“Resolved: That these United Colonies are, and of right ought to be, free and independent States, that they are absolved from all allegiance to the British Crown, and that all political connection between them and the State of Great Britain is, and ought to be, totally dissolved.
Richard Henry Lee of Virginia ~ June 7, 1776
These words of determined rebellion were the impetus for the drafting of the Declaration of Independence. Between June 7th and July 1st, a debate in our Continental Congress ensued and a committee was appointed to present our case for independence to the world. Members of the Committee included John Adams of Massachusetts, Roger Sherman of Connecticut, Benjamin Franklin of Pennsylvania, Robert R. Livingston of New York and Thomas Jefferson of Virginia. Ultimately, the task of drafting the actual document rested with Thomas Jefferson.
The Continental Congress reconvened on July 1st to consider the Lee resolution. The next day, a vote for independence was affirmed by 12 of the 13 colonies and adopted. Revisions were required and the document was amended with minor changes, leaving the original spirit of the document intact. Late in the afternoon on July 4th, the declaration was adopted by a majority in the Congress. History tells us that John Hancock signed his name to the document with great flourish to ensure that King George could read it without his spectacles. The following day, copies of the Declaration of Independence were distributed, and on July 6th, The Pennsylvania Evening Post became the first newspaper to print the extraordinary document. The Declaration of Independence has since become our nation’s most cherished symbol of liberty.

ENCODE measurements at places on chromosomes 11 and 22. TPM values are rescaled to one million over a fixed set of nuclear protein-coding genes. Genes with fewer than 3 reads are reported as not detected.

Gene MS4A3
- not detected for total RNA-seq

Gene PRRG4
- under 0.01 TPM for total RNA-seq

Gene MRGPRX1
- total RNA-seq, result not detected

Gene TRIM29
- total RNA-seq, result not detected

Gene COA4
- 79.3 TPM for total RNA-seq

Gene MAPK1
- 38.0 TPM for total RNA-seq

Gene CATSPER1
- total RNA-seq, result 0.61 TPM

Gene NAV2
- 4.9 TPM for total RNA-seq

For 15 or 20 years after the Declaration was written, people didn’t celebrate it much. By the 1790s, a time of bitter partisan conflicts, the Declaration had become controversial. After the War of 1812, the Federalist party began to come apart and the new parties of the 1820s and 1830s all considered themselves inheritors of Jefferson and the Democratic-Republicans. Printed copies of the Declaration began to circulate again, all with the date July 4, 1776, listed at the top.